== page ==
As a Canadian living in the snowy part of the country, we have snow: Lots of snow. Unlike the urban folklore, we do not have 200 words to describe snow. Nor do the Inuit, (whom some of you refer to as “Eskimos”) in their extensive oral tradition. We limit ourselves to only a few terms and a bit over a thousand words to explain it all.
Fluffy Snow: This is the kind that gives downhill ski folk a case of the hot n’ bothereds. Cross-country skiers like it too. Shovelling it is like trying to push a pallet-load of loose cotton balls with a tractor: It goes everywhere and always falls back into the place you’re trying to push it out of, like the driveway.
Wet Snow: Heavy, wet and sticky, a simple shovel-full weighs 80 pounds and if you don’t move it now, it will solidify into a mass that will not be moved until April. We also know it as Heart-Attack Snow, which our hospitals and ER’s dread. Every day a few dozen are rolled in, clutching their chests, hooked up to an AED by the paramedics. This is because sedentary men try to shovel it out and their primary occupation is listed as “Analyst” or “Bureaucratic Drone”, not “Stoker”, “Navvy” or “Farm Hand”.
Snowman Snow: Kids love it as it is moist and sticky and rolls up perfect, dense globes of snow perfect for the application of a carrot nose, small rocks for eyes and no hat. Usually happens early in the season when the air is warmer. It is also the ideal snow for snowballs, which have been banned by Health and Safety for fear someone could have their feelings hurt or their self-esteem bruised. Snowman Snow always results in a pile of wringing-wet woollen mittens, scarves and toques over the hot air vent in the kitchen.
Squeaky Snow: After a few days that fluffy powder coalesces into a solid that squeaks like Styrofoam underfoot. It also means the outside temperature is –10 C or lower. The only way to move it is with heavy equipment, air compressor powered chisels, or shaped charges.
Slop/Slush: In my corner of Ontario, we salt our roads and streets, which turns the snow and ice into slop about the consistency of loose oatmeal or cornbread batter that can’t freeze because the salinity is twice that of the Dead Sea. Eventually slush will freeze, but not until –40 C or so. At that temperature it freezes into sharp ridges and boot prints. If you slip and fall down on the sidewalk, the likelihood of puncturing a lung is high. Jumping onto a pile of bricks headfirst hurts less.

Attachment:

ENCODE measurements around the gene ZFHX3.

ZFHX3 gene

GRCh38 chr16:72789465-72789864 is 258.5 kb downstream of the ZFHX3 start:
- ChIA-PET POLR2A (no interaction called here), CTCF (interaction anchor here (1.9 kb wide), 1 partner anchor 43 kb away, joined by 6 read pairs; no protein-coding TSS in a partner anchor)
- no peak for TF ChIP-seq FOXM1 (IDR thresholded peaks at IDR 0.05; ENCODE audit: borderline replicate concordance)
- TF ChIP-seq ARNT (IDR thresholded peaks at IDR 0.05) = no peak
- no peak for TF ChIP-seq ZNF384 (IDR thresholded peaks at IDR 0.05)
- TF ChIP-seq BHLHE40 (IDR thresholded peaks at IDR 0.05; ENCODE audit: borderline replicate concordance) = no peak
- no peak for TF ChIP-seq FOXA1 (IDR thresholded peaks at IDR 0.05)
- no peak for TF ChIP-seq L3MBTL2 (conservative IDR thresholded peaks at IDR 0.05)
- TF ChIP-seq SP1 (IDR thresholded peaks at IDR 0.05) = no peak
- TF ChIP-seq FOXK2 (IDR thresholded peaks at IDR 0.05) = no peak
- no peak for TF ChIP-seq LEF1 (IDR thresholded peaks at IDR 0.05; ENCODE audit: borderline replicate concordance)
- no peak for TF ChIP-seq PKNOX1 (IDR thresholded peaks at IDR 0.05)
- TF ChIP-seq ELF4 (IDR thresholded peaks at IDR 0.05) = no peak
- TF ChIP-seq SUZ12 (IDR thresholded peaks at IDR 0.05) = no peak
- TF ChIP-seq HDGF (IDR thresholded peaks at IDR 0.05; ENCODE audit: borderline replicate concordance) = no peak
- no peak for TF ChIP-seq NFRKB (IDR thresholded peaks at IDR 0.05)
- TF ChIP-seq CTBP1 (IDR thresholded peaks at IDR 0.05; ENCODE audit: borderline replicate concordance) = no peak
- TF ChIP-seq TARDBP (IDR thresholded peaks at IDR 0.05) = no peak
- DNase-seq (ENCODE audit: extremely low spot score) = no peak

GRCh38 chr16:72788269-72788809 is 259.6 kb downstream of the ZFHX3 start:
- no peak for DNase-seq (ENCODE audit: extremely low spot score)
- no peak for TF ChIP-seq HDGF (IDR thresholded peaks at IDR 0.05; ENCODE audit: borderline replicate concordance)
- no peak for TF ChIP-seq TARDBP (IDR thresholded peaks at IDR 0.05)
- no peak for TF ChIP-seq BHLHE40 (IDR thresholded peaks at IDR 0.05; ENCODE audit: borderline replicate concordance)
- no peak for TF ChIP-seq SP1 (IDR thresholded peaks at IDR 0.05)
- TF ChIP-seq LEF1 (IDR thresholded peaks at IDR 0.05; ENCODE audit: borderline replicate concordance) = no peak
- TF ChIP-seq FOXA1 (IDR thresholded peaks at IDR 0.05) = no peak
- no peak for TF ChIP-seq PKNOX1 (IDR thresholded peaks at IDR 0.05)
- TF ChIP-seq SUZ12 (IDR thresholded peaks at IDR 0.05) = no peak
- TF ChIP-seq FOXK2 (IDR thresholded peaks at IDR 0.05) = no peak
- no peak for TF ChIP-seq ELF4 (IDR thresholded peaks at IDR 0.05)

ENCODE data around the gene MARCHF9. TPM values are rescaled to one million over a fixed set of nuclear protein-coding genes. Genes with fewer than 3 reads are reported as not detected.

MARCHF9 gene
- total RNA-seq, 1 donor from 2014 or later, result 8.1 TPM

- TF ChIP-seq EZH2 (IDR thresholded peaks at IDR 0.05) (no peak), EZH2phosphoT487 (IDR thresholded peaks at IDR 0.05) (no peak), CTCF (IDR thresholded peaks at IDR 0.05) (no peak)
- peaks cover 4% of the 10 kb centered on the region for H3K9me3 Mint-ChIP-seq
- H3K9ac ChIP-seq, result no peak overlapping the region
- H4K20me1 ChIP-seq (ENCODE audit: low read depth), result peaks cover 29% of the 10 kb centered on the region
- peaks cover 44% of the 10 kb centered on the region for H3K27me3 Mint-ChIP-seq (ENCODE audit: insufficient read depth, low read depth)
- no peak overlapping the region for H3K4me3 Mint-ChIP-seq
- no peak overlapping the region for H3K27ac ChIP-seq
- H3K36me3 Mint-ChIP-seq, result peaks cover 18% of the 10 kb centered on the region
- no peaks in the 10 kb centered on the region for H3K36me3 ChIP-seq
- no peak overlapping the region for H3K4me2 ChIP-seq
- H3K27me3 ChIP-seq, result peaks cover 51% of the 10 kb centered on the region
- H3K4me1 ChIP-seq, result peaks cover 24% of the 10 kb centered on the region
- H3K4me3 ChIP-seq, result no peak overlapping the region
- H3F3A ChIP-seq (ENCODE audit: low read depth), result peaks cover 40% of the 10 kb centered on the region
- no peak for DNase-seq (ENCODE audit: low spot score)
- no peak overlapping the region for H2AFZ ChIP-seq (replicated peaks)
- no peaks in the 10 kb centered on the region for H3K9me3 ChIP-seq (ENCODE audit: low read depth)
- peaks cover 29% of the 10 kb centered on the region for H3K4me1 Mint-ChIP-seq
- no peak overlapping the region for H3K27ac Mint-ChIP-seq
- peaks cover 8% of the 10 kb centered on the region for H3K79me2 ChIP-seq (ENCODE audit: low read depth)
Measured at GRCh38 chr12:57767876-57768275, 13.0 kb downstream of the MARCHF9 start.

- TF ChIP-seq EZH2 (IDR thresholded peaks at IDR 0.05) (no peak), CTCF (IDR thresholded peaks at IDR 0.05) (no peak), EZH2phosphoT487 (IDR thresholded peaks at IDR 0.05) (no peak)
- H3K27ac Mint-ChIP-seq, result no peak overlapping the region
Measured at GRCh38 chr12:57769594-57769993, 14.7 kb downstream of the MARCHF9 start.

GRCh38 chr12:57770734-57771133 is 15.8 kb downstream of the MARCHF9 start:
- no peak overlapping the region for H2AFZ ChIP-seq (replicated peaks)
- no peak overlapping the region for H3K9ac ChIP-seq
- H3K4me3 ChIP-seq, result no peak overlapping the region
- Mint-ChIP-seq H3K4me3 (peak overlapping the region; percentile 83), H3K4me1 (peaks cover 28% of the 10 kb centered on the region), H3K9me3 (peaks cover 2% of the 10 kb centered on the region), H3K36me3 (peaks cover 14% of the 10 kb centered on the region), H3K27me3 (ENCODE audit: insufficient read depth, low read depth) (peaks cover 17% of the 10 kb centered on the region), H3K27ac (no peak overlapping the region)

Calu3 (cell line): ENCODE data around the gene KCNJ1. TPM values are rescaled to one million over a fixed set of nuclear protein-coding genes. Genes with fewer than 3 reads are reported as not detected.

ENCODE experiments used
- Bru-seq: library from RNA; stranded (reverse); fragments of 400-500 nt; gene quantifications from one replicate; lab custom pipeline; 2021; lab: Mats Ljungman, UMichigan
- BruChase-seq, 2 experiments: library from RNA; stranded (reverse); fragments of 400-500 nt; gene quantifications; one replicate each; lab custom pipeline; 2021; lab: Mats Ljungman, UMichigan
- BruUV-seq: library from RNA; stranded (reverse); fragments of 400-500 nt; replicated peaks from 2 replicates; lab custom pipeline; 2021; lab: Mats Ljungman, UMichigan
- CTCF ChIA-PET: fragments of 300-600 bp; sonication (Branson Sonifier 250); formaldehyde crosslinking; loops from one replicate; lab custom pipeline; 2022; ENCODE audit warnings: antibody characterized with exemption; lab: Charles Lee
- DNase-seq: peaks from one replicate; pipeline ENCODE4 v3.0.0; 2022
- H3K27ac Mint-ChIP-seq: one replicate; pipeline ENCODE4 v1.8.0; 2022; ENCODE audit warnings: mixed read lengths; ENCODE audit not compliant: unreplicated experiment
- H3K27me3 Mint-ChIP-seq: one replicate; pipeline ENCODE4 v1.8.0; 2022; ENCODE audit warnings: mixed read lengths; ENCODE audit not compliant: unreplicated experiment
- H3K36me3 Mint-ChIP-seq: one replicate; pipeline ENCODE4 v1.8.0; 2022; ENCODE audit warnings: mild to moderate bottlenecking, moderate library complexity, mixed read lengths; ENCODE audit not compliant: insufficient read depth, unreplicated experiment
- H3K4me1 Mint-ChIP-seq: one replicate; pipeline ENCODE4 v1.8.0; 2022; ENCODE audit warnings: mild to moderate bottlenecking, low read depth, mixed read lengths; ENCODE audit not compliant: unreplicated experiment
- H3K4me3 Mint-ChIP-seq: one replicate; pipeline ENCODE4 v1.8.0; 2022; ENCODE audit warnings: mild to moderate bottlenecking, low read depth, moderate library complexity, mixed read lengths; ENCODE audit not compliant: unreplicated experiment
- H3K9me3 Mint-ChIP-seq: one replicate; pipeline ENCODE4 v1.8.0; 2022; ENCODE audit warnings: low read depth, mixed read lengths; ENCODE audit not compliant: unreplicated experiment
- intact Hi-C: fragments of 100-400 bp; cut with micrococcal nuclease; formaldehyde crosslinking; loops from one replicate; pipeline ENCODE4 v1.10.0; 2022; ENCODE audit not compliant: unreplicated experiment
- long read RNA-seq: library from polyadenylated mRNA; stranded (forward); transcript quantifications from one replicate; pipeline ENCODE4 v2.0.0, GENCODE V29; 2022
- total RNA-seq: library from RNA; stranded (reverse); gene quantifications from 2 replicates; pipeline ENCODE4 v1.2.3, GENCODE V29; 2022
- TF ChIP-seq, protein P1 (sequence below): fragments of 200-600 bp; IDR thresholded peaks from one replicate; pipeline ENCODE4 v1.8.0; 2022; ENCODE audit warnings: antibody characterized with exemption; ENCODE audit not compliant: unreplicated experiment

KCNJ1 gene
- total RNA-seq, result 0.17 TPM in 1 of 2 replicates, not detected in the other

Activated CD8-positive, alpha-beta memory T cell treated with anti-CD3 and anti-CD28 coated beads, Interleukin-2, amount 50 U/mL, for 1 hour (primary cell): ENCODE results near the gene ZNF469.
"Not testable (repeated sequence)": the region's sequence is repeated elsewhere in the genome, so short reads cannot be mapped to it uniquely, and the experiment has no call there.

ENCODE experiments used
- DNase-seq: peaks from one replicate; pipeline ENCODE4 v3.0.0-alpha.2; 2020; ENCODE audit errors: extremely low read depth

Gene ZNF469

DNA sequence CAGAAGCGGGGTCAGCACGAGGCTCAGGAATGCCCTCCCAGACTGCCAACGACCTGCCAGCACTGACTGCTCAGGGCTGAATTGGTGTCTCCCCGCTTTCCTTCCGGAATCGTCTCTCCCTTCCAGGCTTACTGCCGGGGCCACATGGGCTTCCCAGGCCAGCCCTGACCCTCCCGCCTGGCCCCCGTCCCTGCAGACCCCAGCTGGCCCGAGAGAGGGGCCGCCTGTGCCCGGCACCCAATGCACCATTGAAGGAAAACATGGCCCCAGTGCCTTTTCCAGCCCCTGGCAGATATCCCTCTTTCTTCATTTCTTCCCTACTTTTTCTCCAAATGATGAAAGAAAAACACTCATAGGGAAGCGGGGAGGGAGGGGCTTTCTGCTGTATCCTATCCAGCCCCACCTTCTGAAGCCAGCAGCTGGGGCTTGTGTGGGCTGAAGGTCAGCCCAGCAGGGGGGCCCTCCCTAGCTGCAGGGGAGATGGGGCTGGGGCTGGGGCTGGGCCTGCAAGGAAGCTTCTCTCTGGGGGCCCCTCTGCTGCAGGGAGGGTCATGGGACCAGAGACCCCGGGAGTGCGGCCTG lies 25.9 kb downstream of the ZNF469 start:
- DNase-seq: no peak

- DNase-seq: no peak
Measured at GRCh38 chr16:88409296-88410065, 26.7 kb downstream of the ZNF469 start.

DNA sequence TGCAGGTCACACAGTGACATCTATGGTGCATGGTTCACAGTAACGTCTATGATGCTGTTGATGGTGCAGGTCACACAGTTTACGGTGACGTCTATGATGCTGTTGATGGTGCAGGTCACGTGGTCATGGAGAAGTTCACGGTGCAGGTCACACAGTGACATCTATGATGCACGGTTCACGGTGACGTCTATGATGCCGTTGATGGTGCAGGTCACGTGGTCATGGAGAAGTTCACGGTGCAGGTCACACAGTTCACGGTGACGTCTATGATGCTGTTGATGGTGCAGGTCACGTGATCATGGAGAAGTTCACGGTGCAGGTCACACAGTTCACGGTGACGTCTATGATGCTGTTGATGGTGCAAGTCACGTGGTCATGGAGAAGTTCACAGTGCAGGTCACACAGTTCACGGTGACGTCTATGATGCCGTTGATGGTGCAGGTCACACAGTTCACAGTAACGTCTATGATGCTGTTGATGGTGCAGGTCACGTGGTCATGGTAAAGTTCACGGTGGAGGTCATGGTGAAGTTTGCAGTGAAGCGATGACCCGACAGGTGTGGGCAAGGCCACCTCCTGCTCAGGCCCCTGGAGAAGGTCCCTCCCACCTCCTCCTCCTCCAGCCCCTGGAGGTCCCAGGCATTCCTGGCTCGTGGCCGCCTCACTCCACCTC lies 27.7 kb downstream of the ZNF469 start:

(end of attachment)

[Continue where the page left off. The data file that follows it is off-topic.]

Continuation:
Snow bank Snow: In order to exist, we have to put the snow somewhere out of the parking spaces, driveways, roads and sidewalks, so we can move about in our daily activities. Snow banks are a compressed amalgamation of snow, slush, salt, road grime and the occasional mitten or hat, comingled with the usual crud that lives on the sidewalk. Think basalt, or exotic kitchen counter stone that has a little bit of everything in it including fossils, unaddressed third-class mail, lightly chopped advertising flyer mulch and that door to door guy who tried to sell you a hot water heater in December.
Drift Snow: You can slice this stuff into blocks and build a house with it. If you drive into this stuff on the highway, expect the air bags to go off. It is also the best snow anywhere for making snow forts with and for children. Grownups use it to fill the ice bucket to chill down the champagne, stepping out the back door for a few seconds to grab a pail full from the deck. In a glass with a little grenadine or crème de menthe poured over it, you have a grownup sno-cone, assuming the snow is clean. You could use that ancient bottle of Galliano (left over from your notorious Harvey Wallbanger party in June 1983) hiding in the back of the kitchen cupboard to make your own ‘Yellow Snow”
Yellow Snow: Just like the little bag of silica crystals in the packaging for the blender says, “Do Not Eat” Especially if it is found in the middle of the park.
Freezing Rain: Glaze the neighbourhood in a centimeter-thick layer of ice, everywhere, then drop the temperature to –40 C. In Ottawa this is called “February” and is usually followed by a blizzard of fluffy snow that sits on the ice as a disguise. Imagine walking on ball-bearings on a Teflon pan that has been oiled with 5W-50. You will fall down and with any luck, not face plant into a tree or a brick building. Invariably two days later, the temperature goes above freezing and all the sheets of ice fall off the buildings downtown, usually decapitating some poor unfortunate who gets whisked up by a sidewalk plow. We find them around the last week of March.
Corn Snow: Often produced by snow guns on ski hills, it is the skin equivalent of 20-grit sandpaper when you slide on it. Who needs dermabrasion treatments to look younger? Go tobogganing on corn snow for an afternoon.
Effing Snow: What we get in the first two weeks of March. Every day for two weeks, just enough to call out the plows and salt trucks to tangle the streets into a morass of front-end loaders, slush and swearing because we’ve had enough of winter. It is also the time of year when you see able-bodied people standing on eight-foot high snow banks trying to find somewhere within shovel-range to throw snow from the driveway.
Gottdamn Plow Snow: After you have spent two hours shovelling out the drift from the driveway, unearthed the car and found the approximate location of the front walkway, the City plow or grader comes by. It is piloted by a grinning sadist wearing an aloha shirt over flannels, ski-doo boots and quilted snow pants, with a battered Leafs toque and a pair of silvered sunglasses that cost more than your car payment. He proceeds to fill the end of your driveway waist-deep with everything that has landed in the 613 area code for you to dig out by hand, including an ice floe that is cousin to the one that did in the Titanic.
There, a thousand words on snow.